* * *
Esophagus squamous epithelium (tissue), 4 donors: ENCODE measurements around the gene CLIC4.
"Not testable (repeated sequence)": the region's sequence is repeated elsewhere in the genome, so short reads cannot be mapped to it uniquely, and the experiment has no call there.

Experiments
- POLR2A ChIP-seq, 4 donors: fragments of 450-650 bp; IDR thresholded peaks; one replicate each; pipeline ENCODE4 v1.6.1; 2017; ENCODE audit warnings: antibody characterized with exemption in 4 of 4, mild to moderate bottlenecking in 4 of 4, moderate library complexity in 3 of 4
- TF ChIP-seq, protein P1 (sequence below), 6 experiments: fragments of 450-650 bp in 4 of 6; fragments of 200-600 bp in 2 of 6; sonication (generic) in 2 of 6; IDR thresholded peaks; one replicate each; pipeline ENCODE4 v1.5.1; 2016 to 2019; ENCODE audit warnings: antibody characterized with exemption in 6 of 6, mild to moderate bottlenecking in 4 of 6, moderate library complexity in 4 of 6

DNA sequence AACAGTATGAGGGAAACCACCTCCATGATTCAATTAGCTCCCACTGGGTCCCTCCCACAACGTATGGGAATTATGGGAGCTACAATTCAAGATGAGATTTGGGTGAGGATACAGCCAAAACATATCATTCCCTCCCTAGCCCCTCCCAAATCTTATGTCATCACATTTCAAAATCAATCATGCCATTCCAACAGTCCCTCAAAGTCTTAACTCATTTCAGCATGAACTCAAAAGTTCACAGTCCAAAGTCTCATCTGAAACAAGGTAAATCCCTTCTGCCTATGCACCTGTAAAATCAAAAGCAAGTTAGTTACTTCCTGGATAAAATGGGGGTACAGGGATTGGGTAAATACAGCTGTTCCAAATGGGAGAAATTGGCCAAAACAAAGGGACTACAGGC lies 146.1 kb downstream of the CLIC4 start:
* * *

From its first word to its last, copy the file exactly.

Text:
Esophagus squamous epithelium (tissue), 4 donors: ENCODE measurements around the gene CLIC4.
"Not testable (repeated sequence)": the region's sequence is repeated elsewhere in the genome, so short reads cannot be mapped to it uniquely, and the experiment has no call there.

Experiments
- POLR2A ChIP-seq, 4 donors: fragments of 450-650 bp; IDR thresholded peaks; one replicate each; pipeline ENCODE4 v1.6.1; 2017; ENCODE audit warnings: antibody characterized with exemption in 4 of 4, mild to moderate bottlenecking in 4 of 4, moderate library complexity in 3 of 4
- TF ChIP-seq, protein P1 (sequence below), 6 experiments: fragments of 450-650 bp in 4 of 6; fragments of 200-600 bp in 2 of 6; sonication (generic) in 2 of 6; IDR thresholded peaks; one replicate each; pipeline ENCODE4 v1.5.1; 2016 to 2019; ENCODE audit warnings: antibody characterized with exemption in 6 of 6, mild to moderate bottlenecking in 4 of 6, moderate library complexity in 4 of 6

DNA sequence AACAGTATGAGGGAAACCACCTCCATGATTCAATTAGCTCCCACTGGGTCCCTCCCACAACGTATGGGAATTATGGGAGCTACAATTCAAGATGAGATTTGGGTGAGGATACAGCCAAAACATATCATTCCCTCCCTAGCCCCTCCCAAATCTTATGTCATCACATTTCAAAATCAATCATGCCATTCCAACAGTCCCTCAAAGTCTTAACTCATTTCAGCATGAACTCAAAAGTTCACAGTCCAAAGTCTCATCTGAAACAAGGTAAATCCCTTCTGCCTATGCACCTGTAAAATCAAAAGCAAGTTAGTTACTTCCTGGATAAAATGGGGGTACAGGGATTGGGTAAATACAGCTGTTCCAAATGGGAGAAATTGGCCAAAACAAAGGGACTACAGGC lies 146.1 kb downstream of the CLIC4 start: